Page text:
Joining me on this week’s episode is Ellen Crane, APR, Fellow PRSA. She provides strategic public relations planning and execution to both companies and marketing and PR agencies. She specializes in a wide variety of industries, including healthcare, legal, real estate, education and nonprofits.
Ellen addresses a number of important ethics issues including:
- What to do when your ethical values diverge from your employer’s values?
- How can old school strategies counter disinformation
Why don’t you start off by giving an overview of your career?
I’m a graduate of the University of Georgia. Go Dawgs. Champions.
I started my career at Alcoa in Pittsburgh. I was actually an intern with them during college and they hired me so I moved from Atlanta to Pittsburgh. And then after that, I really did a variety for the first part of my career of corporate and agency. I worked for American Airlines, for Hill and Knowlton, a real estate developer, law firm, national restaurant chain, and then I started my own firm. I had it for about 15 years. Then I went back to corporate America. I joined a national chain of cancer hospitals, but today I’m back doing consulting and I’m also a coach. I just founded a company called Women Elevated. I do group coaching for women, but still doing PR after all these years and having a good time.
What is the most difficult ethical challenge you ever confronted at work?
I have to say that this was a little bit of a hard question because I vet my clients very carefully. Ethics is very important to me. I have had lots of crisis communications and uncomfortable situations to deal with, but I’d like to talk about when I worked for a restaurant chain, and I was hired by the local company that was purchased by the national chain.
They were a hugely popular local haunt for people in Florida, and the national company that purchased them promised that they would keep the recipe that made this particular popular.
We were thrilled that we were going to grow all over the state. After we opened, probably three or four new restaurants, we realized that they were not going to keep the recipe. They changed it completely.
I had a dilemma on my hands. I tried with the new stores to engage the local community. We did a partnership with the Florida Library Association. We handed out coloring books and did readings with kids and really tried to build a new image for the restaurant in the new markets. But it was a struggle for me ethically. Over time, as we grew and grew, I felt like we had not fulfilled a promise that we made to our patrons and for me it was a personal ethical decision. And I eventually chose to leave that company.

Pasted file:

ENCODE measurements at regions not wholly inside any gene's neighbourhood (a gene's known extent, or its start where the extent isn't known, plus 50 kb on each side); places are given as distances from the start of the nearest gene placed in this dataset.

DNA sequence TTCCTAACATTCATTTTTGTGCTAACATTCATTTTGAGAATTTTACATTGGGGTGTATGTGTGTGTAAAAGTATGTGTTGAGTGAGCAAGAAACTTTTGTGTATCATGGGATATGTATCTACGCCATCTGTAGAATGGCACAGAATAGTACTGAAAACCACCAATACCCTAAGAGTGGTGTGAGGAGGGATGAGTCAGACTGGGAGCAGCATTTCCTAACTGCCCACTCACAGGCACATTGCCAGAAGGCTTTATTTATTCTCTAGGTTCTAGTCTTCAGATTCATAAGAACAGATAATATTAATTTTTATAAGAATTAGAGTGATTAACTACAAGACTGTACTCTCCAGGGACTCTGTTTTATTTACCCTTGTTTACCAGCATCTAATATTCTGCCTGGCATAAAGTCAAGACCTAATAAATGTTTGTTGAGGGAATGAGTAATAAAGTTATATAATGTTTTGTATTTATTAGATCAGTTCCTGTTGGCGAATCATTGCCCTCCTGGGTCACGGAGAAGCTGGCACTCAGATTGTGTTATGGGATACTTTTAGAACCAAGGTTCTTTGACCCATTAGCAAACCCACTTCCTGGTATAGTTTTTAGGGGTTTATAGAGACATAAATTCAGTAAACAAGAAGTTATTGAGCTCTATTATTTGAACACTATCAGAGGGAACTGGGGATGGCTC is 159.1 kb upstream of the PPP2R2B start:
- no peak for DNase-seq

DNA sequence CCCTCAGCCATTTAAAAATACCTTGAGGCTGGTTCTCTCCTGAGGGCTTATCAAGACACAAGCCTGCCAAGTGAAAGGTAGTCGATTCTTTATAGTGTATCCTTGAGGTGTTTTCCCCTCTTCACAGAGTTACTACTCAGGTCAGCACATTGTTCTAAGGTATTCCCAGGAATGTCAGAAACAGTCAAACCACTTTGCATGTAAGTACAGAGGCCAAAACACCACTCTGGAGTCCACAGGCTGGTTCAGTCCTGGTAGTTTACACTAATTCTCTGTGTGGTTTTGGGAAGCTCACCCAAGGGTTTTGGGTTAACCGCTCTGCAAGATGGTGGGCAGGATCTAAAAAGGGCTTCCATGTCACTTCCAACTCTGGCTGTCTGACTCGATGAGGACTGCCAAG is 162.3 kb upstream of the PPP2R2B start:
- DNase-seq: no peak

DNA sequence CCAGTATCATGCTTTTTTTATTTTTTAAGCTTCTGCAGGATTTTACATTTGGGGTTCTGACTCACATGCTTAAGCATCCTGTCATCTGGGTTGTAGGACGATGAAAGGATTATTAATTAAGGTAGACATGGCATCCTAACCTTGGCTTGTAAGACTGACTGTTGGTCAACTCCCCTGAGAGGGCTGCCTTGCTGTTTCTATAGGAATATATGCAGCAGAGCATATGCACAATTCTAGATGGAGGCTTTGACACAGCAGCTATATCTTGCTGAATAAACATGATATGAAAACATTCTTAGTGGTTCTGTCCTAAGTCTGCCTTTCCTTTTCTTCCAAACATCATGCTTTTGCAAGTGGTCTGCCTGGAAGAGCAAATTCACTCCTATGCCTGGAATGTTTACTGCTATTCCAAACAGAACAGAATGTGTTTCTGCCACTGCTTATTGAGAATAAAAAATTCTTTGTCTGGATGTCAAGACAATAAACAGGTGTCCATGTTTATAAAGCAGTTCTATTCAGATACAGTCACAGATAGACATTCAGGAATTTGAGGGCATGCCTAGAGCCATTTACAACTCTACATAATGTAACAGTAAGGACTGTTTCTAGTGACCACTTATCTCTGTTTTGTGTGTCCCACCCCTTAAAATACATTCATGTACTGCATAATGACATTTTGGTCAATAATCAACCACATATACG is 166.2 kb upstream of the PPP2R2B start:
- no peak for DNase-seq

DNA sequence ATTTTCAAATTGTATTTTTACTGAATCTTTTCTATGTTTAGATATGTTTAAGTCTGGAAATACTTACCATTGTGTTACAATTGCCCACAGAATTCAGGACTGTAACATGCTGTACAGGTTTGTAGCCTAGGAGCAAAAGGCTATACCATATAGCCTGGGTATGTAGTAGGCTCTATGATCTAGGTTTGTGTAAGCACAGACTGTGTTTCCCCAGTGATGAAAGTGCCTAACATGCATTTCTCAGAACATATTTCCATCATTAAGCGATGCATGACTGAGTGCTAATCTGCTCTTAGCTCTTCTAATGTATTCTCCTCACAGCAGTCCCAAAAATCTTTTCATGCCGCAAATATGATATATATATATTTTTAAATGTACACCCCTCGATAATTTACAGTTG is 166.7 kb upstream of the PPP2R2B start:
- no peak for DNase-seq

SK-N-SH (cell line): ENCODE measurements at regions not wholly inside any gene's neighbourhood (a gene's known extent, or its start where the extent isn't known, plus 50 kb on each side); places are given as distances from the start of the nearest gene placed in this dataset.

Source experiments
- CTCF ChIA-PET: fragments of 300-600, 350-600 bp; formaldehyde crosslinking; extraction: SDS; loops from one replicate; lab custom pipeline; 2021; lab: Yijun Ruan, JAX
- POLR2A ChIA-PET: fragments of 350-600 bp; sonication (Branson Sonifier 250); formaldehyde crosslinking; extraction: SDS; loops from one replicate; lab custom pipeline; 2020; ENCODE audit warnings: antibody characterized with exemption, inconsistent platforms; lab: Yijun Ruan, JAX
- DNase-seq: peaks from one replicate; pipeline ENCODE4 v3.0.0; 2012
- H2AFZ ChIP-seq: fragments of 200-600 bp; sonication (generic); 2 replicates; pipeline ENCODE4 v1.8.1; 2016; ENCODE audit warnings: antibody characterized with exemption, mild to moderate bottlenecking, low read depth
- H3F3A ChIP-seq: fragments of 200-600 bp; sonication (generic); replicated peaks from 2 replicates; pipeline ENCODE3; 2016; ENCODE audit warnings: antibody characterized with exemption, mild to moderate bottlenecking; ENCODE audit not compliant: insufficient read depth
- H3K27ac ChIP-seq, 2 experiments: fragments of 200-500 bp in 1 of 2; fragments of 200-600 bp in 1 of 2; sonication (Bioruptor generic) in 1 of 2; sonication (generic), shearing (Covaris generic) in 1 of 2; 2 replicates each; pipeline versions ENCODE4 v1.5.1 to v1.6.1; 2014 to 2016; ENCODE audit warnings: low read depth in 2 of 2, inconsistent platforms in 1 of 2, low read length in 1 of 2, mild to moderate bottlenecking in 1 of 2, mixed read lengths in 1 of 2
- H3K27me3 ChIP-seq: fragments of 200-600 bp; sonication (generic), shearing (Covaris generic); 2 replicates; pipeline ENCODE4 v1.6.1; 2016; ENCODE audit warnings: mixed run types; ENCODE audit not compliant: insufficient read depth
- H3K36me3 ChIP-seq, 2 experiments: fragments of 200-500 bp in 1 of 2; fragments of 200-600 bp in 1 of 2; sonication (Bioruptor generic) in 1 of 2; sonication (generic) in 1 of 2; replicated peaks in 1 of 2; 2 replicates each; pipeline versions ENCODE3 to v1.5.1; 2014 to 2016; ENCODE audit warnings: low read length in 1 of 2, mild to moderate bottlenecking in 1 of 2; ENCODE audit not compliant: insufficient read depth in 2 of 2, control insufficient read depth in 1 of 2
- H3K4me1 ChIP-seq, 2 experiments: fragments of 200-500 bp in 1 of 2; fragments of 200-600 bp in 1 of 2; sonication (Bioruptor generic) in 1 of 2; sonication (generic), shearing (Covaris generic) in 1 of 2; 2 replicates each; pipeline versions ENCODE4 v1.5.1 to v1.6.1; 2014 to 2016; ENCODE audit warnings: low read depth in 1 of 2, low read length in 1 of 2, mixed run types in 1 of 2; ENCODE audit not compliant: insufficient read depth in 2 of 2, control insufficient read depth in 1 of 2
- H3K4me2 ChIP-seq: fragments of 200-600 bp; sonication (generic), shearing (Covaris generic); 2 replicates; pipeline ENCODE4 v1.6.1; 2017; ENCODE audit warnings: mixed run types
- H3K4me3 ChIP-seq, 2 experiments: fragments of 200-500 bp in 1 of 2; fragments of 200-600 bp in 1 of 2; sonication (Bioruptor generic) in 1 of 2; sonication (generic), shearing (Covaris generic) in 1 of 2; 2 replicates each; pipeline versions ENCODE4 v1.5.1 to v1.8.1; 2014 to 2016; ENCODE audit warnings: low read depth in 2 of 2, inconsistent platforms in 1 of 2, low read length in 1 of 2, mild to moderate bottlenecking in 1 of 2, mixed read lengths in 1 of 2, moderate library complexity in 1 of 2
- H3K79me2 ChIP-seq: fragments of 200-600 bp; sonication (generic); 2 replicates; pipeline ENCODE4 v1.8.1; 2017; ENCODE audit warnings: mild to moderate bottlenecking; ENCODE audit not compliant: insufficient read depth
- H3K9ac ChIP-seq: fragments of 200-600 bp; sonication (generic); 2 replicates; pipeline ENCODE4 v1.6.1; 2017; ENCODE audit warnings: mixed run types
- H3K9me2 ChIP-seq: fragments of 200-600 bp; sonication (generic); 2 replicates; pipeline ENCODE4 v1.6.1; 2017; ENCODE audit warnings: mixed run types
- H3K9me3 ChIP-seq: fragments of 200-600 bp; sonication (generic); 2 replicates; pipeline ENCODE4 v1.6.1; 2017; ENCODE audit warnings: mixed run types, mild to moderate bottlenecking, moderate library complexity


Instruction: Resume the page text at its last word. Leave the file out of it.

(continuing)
This is a challenge any PR person can face. Whether their company they’re at is acquired and things are changing in terms of the culture, or they just see the culture changing and not agreeing with some other personal values. What do you recommend to somebody who finds themselves in that situation?
It’s not an easy answer. Everybody has their own personal values, and everybody draws the line in the sand in a different place. For me, I take a two-step process. I first try to persuade and counsel either a client or an employer. I have to at least try. If that doesn’t work, I have to choose to walk away.
For me personally, this was a very difficult decision. I had kids to support and bills to pay and it was really tough.
I sort of go back to Simon Sinek, he wrote the book, The Infinite Game and it goes back to companies having a heart. For me personally, I can’t work for somebody that doesn’t have a heart and doesn’t have that humanity. That’s personal though. The decision is different for every person and it’s hard to make a blanket recommendation because each person has to make the decision based on whatever situation they’re facing.
Ethics are kind of like this creepy crawly disease, sometimes it’s slow and it’s not just black and white. You have to pay attention to the signs and you just have to be super vigilant. So I always say, as the coach in me, you have to listen to your heart and stay strong with your values.
Most ethical issues aren’t the big black and white obvious ones. You don’t wake up saying I’m going to go embezzle money today. It’s the little compromises we make that aggregate until suddenly you’re in this hole and you’re like, oh my gosh, where do I go?